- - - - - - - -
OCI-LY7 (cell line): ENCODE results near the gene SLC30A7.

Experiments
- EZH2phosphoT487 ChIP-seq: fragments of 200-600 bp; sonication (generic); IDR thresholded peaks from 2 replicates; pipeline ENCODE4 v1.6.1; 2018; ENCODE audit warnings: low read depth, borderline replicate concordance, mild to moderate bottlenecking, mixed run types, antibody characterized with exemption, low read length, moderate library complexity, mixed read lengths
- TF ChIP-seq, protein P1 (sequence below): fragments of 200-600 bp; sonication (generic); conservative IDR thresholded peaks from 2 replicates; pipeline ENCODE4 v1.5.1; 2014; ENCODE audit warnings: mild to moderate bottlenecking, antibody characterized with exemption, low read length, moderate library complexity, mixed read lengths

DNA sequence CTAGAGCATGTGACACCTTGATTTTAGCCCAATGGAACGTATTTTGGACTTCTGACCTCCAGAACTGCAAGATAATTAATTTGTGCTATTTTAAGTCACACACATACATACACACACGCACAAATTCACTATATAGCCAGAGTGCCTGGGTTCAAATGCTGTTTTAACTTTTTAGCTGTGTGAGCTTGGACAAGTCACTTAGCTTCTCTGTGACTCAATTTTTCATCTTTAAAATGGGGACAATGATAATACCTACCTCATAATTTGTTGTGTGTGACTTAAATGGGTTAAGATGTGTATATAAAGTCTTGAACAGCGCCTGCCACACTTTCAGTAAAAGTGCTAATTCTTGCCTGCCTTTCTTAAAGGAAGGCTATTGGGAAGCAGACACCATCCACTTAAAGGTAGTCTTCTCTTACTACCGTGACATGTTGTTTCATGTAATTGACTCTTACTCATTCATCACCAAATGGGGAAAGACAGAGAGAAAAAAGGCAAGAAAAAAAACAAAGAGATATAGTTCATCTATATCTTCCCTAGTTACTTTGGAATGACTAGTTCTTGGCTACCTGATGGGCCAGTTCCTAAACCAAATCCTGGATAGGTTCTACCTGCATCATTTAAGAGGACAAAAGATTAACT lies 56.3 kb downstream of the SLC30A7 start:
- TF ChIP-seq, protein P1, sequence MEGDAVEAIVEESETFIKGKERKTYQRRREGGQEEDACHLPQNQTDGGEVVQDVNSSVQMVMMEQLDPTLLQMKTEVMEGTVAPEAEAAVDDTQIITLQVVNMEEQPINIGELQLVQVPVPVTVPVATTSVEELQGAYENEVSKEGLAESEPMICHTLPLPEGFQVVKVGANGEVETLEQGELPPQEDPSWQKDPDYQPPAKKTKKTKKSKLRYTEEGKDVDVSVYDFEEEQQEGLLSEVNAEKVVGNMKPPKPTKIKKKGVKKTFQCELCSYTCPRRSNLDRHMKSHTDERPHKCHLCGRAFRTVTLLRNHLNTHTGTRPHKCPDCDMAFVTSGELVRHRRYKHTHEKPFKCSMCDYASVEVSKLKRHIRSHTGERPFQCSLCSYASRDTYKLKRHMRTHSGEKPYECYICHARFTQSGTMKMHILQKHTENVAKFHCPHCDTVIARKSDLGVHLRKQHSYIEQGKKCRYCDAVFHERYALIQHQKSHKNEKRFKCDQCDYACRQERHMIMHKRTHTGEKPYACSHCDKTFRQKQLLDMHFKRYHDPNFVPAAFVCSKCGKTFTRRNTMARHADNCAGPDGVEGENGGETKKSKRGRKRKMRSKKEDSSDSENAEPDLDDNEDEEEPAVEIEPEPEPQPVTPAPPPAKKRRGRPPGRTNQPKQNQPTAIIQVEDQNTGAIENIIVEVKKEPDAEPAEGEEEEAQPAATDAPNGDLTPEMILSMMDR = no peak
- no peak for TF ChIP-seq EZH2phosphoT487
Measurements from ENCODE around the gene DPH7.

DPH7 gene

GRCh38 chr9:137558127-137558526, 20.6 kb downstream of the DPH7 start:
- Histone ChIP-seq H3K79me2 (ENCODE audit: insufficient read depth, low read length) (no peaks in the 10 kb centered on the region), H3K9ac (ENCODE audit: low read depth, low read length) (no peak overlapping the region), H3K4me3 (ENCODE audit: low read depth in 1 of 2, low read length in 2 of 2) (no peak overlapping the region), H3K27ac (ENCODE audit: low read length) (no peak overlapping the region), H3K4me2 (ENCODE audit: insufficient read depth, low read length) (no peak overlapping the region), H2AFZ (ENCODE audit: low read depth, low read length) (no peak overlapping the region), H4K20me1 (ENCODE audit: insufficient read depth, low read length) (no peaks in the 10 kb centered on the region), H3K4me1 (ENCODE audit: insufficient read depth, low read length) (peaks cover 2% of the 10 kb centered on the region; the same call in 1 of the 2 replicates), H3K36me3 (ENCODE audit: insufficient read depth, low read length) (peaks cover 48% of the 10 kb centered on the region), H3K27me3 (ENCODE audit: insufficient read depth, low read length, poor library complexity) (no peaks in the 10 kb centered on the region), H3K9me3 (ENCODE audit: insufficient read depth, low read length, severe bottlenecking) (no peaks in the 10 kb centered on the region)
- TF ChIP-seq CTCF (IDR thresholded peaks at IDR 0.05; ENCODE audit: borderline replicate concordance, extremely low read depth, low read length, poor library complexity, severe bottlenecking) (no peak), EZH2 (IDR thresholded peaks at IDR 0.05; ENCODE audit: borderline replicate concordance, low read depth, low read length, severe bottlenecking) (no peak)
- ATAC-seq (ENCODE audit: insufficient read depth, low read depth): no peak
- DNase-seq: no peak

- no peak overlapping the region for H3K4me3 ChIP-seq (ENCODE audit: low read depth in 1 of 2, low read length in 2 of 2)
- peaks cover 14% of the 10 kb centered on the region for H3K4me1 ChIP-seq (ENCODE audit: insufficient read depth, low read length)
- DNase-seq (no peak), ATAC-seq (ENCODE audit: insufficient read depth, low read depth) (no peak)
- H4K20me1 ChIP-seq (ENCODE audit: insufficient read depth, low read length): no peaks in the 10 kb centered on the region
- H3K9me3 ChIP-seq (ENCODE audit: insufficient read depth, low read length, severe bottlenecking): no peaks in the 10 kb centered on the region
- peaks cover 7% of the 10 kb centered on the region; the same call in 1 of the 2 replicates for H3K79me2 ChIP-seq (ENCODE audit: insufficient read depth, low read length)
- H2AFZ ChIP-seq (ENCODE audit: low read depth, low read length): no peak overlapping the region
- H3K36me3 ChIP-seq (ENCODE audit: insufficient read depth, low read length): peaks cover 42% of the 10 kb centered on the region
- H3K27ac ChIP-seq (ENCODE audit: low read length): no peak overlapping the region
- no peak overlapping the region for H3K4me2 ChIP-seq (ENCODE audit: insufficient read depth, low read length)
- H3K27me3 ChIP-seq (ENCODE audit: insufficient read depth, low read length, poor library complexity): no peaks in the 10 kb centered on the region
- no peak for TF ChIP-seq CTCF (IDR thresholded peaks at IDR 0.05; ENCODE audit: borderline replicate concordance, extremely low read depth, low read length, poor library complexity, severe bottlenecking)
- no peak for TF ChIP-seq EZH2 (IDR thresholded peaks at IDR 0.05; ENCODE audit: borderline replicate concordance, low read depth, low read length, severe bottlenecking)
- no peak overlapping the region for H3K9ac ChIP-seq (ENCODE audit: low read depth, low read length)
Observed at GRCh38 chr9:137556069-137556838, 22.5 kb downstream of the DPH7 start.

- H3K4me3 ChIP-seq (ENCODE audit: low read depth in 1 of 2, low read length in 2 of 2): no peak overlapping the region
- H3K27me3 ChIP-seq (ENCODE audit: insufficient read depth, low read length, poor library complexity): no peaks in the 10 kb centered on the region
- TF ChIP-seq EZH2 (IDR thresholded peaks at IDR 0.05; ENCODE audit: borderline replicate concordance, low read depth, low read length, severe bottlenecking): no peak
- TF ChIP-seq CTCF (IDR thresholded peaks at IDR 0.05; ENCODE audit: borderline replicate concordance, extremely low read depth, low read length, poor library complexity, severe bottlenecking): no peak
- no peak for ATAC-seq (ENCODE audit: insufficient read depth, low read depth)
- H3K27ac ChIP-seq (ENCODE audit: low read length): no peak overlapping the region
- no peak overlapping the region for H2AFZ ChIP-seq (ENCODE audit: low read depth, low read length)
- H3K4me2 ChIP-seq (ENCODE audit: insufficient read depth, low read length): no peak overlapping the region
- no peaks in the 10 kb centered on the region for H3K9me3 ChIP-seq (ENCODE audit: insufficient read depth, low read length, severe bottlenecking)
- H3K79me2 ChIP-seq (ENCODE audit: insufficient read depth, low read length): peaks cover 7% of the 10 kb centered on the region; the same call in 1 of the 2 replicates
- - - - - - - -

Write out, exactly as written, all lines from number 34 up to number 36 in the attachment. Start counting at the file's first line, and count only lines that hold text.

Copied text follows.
- no peak for ATAC-seq (ENCODE audit: insufficient read depth, low read depth)
- H3K27ac ChIP-seq (ENCODE audit: low read length): no peak overlapping the region
- no peak overlapping the region for H2AFZ ChIP-seq (ENCODE audit: low read depth, low read length)